Moderator was Vano Chkhikvadze, EU Integration Program Manager at Open Society Foundation (OSGF), while guest speakers were: Marc Hulst, Program Coordinator, IOM Mission to Georgia; Lothar Hoffman, Attorney at Law, Fulbright alumnus, Austria and Nino Ghvinadze, Data Analyst at the Secretariat of the State Commission on Migration Issues (SCMI), Public Service Development Agency (PSDA).

Conclusion: There is an open question what is the future for Syrian refugees in Turkey (will they return home or migrate to Europe further). Migrants are not the same as refugees, these two terms are quite different. Role of civil society is crucial in accepting refugees into each country.

  • Panel: ENAM internal session

Co-moderators were Massimo Cugusi and David Shervashidze. In this final panel ENAM delegates and the EPAG Board discussed organizational plans, shared most recent successes and regional project planning. Addressed topics were:

  • Membership fee: some countries decide to have no membership fee (Azerbaijan, Russia, Bosnia and Herzegovina), while following countries charge membership fee (Greece: 80 EUR, Italy: 50 EUR, France: 50 EUR). Countries that charge fee organize free events for their members that include dinner and drinks (such as Thanksgiving dinner, Christmas dinners, etc.). Decision on membership fee is up to each alumni society.

  • Membership in ENAM: US alumni is a member of ENAM, they just need to update our link on their official web page

  • Activity of alumni associations: all alumni organizations have problems to increase the alumni activity (the Greek alumni organization was inactive for 12 years, and 2 years ago with the help of Massimo Cugusi they elected a new Board and started with activities). Good example is the Italian alumni association “Amerigo” that has 10 years of history and over 400 members in 4 regional chapters (Web site) Advice was to look for people that are committed.

  • Hosting annual conferences: A conference can be hosted once or twice a year. Each conference has to have a topic (last conference in Budapest had a topic of academic mobility, while the conference in Baku had the topic on energy sources). I have emphasized the interest of the US Alumni and the US Embassy in Bosnia and Herzegovina to host a conference soon, and ENAM is very happy and interested in partnering with us in organizing such an event. Funding for this event should come from the alumni organizations, the US Embassy, and also external sponsors (companies, banks etc).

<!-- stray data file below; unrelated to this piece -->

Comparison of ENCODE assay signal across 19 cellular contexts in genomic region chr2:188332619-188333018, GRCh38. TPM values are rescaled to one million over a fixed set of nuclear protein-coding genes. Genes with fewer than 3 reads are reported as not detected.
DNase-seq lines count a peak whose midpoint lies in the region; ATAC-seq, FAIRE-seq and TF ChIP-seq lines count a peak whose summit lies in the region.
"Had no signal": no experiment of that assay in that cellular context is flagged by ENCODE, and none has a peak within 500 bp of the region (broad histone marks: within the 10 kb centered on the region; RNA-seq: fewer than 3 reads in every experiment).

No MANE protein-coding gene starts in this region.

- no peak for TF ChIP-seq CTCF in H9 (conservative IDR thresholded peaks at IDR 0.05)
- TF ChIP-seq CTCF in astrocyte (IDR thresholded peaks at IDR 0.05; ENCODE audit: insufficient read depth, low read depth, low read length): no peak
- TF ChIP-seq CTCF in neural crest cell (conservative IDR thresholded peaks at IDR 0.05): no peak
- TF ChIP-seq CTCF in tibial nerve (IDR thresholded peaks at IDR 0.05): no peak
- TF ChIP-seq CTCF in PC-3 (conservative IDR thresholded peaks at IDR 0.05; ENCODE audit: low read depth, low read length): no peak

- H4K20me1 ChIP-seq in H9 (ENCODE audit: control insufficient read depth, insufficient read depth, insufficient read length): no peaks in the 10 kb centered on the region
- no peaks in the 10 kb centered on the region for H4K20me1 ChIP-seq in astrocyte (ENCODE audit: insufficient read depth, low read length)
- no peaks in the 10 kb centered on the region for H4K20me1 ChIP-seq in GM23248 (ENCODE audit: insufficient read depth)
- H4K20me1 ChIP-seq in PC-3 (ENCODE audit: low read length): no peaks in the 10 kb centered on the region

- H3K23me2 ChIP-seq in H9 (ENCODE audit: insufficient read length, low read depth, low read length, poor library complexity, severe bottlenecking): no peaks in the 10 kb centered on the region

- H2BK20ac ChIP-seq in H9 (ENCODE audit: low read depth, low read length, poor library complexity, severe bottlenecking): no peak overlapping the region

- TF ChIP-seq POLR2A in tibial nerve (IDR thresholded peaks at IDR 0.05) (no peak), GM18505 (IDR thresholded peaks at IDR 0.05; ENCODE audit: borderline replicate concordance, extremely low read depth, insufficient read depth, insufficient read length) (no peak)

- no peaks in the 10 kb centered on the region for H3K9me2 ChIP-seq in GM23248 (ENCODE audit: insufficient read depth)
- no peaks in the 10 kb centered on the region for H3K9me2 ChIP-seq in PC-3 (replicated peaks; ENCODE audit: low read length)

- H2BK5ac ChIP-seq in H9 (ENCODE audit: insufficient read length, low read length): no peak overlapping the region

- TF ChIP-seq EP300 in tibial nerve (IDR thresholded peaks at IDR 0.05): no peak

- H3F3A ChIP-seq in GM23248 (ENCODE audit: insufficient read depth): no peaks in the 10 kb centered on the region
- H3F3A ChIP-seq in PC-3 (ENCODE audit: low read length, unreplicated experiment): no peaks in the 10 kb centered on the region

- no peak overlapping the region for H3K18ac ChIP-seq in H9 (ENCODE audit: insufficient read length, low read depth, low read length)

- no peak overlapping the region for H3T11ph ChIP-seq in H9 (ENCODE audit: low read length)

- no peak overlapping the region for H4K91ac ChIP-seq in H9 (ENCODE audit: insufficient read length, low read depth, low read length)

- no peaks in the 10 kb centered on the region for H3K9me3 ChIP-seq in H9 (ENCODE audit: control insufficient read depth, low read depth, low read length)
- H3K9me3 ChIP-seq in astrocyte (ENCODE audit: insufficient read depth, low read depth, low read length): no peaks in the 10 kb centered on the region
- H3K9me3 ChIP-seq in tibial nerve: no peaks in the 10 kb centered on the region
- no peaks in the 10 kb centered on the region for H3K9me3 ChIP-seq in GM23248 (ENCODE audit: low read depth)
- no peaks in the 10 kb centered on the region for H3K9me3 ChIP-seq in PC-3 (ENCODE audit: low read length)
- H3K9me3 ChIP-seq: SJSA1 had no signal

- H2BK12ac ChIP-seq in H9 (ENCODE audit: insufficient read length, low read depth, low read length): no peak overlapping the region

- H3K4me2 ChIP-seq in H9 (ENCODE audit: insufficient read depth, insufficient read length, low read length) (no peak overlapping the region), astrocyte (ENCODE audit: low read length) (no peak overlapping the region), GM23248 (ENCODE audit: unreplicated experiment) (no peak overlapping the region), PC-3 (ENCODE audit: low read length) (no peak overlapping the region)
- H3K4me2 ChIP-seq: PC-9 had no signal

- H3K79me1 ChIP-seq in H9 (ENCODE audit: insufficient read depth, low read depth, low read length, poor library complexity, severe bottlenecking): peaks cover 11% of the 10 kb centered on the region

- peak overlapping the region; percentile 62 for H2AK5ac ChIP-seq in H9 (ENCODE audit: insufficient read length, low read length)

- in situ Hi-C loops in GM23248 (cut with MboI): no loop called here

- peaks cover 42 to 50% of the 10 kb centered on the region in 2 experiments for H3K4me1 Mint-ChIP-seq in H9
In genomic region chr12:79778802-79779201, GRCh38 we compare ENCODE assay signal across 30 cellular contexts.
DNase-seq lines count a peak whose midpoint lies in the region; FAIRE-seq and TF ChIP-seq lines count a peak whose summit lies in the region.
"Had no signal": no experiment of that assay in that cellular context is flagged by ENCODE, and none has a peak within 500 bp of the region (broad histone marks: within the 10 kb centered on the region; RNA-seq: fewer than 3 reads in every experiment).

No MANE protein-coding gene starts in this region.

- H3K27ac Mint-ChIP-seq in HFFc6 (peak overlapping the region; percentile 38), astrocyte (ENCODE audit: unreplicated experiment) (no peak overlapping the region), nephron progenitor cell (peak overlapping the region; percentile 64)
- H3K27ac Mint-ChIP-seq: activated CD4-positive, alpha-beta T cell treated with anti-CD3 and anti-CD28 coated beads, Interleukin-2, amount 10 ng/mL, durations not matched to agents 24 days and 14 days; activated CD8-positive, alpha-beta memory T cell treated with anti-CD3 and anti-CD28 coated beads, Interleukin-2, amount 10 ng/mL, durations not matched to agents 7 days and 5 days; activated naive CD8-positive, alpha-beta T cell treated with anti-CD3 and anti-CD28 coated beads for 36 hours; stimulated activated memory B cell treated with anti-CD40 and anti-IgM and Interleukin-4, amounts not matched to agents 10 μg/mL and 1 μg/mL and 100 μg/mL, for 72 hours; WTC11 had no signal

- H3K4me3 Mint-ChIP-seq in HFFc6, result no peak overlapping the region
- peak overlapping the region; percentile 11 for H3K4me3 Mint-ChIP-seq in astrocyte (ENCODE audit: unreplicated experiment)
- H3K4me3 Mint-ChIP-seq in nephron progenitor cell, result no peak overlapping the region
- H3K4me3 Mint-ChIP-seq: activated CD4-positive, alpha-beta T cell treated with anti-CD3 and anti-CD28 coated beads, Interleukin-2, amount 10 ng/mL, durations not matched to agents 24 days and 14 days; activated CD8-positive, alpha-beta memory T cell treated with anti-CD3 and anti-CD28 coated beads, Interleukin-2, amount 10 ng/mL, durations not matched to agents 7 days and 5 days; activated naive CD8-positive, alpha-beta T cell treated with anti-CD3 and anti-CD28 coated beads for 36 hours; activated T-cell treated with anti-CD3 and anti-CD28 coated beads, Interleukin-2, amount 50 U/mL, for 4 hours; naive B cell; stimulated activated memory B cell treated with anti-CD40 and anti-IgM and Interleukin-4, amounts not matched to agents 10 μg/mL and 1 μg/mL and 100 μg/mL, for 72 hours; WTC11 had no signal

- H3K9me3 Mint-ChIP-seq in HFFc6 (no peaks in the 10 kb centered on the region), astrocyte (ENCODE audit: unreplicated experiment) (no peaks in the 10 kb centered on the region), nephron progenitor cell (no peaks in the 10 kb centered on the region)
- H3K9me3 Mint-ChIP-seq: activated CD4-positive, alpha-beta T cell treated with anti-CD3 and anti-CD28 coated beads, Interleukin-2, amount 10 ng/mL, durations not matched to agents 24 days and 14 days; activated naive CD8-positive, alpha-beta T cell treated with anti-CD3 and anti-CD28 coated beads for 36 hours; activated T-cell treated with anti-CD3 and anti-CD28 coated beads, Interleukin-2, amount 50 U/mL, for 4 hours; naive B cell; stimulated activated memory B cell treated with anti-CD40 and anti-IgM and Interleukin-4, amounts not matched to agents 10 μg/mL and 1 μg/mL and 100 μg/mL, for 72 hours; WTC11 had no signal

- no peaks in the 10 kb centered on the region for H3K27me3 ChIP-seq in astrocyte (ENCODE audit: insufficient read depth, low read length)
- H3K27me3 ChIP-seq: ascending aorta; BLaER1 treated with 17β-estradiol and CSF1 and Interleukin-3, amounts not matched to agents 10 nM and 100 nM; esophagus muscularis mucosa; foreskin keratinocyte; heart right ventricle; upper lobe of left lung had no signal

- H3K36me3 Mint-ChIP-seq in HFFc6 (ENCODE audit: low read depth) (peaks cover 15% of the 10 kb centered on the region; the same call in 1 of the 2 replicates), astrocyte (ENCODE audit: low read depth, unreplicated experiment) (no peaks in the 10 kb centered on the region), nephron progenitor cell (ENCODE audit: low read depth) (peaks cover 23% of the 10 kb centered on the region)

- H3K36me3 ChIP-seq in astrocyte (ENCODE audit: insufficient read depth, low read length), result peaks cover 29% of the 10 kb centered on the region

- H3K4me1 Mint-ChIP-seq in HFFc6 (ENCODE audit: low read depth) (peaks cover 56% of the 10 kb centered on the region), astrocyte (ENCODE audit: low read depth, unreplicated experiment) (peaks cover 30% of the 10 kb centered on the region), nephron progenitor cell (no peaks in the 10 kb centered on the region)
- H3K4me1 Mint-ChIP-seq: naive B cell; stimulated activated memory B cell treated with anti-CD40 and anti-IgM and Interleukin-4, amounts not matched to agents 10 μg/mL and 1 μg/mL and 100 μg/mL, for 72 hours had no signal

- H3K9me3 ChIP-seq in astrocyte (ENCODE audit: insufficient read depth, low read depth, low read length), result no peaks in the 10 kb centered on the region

• Chair of ENAM: Massimo Cugusi is the chair of ENAM, but plans to retire after the next conference. He is the chair of Amerigo and that is very time consuming. He is looking for future leaders of ENAM.

  • Interesting projects:

    1. Media award: project that is successfully being implemented by Amerigo. They give a yearly award to the best journalist, which gives them visibility and is very cost effective for an alumni organization. Now they have opened an award for the best international journalist.

    2. American Chamber of Commerce in Brussels event: there will be one event soon with an interesting topic: EU/US Trade. We can use the knowledge and material from this event and copy it as event in our local alumni associations, as this event can be held in many countries.

    3. PDF magazine: Amerigo has a PDF magazine that is free of charge and easy to put together, this brings great visibility to association. We can do something like this in our alumni associations, to promote all our events and events from all alumni organizations around Europe.

    1. State alumni community: this can always can be a source of good projects from all around the world.

Whenever we organize a local event, we should share it with ENAM and they will promote it on their web site. ENAM is always ready to help and guide all alumni associations.

Representatives of alumni organizations from Hungary, Greece, Bosnia and Herzegovina, Georgia, Azerbaijan, and France